On Friday night, the first Columbus Black International Film Festival kicks off, including 28 screenings, a film-making workshop, and an award ceremony over the course of three days.
Filmmaker and festival founder Cristyn Steward has said the festival is partly aiming to address the lack of representation of black independent film in the Columbus scene.
"Every city, large and small, they try to have a formula of Hollywood," Steward says. "With that Hollywood model, the idea is you have to have a certain budget and you have to tell a certain type of story. And I think that the black experience has kind of been placed in this box."
Steward says there's an impression that black people's stories are limited, and can only exist within a certain formula.
"But our experiences are not monolithic," she says. "That's why you see this need for wanting to have those black stories, wanting to have those black stories that talk about black experiences."
Steward chose the festival's 28 films out of 178 submissions. While she saw some recurring themes among the films, she argued "those are things that are America in general."
Many of the selections revolved around music, culture and colonization, while others dealt with current issues like the election of President Trump or the Black Lives Matter movement.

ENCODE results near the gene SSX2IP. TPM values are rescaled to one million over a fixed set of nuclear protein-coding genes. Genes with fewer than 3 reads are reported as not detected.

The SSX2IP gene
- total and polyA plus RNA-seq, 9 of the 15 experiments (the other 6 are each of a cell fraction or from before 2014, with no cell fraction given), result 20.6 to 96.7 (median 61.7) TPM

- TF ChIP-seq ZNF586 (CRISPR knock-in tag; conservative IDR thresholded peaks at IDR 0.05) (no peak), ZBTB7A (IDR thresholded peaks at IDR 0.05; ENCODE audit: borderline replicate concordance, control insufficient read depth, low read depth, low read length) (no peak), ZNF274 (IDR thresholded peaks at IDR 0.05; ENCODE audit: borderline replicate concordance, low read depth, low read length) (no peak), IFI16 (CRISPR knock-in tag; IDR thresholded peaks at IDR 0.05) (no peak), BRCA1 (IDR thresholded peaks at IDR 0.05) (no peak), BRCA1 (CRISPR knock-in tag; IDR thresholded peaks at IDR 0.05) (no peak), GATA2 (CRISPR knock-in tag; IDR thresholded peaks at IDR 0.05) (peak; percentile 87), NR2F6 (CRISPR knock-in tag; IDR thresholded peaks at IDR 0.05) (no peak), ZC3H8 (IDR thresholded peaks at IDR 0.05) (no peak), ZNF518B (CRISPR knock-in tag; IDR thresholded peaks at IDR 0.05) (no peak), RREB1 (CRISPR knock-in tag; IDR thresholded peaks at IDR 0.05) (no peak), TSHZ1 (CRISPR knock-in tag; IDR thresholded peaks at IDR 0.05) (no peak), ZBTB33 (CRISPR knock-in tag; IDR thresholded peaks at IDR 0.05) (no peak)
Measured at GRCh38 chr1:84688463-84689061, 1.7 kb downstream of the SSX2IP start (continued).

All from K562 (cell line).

Steward, a native of Columbus who attended Miami University, says the film industry in the city - like other arts here - is isolated and exclusive. One of her goals for the festival is to help expose the resources that the city offers for filmmakers, and provide a place for those in the industry to network.
"With everyone, and not just of people of color, filmmaking is kind of difficult because of the silos," Steward says. "So one of the things was, even with filmmakers who are not black, is to kind of break down those silos and to open up the larger community for everyone."
In addition to screenings at the Drexel Theatre and the Columbus College of Art and Design, the festival includes presentations and discussions at the Wexner Center for the Arts, plus a workshop about how to make short films through all stages of production.
But Steward says the Columbus Black International Film Festival is right for Central Ohio for the same reasons manufacturing, agriculture and other industries found homes here: "Ohio is the heart of America."
"So where else would you need or want to be in Columbus?" Steward says. "There are filmmakers that live and work here that we live amongst every day that we probably don't even know."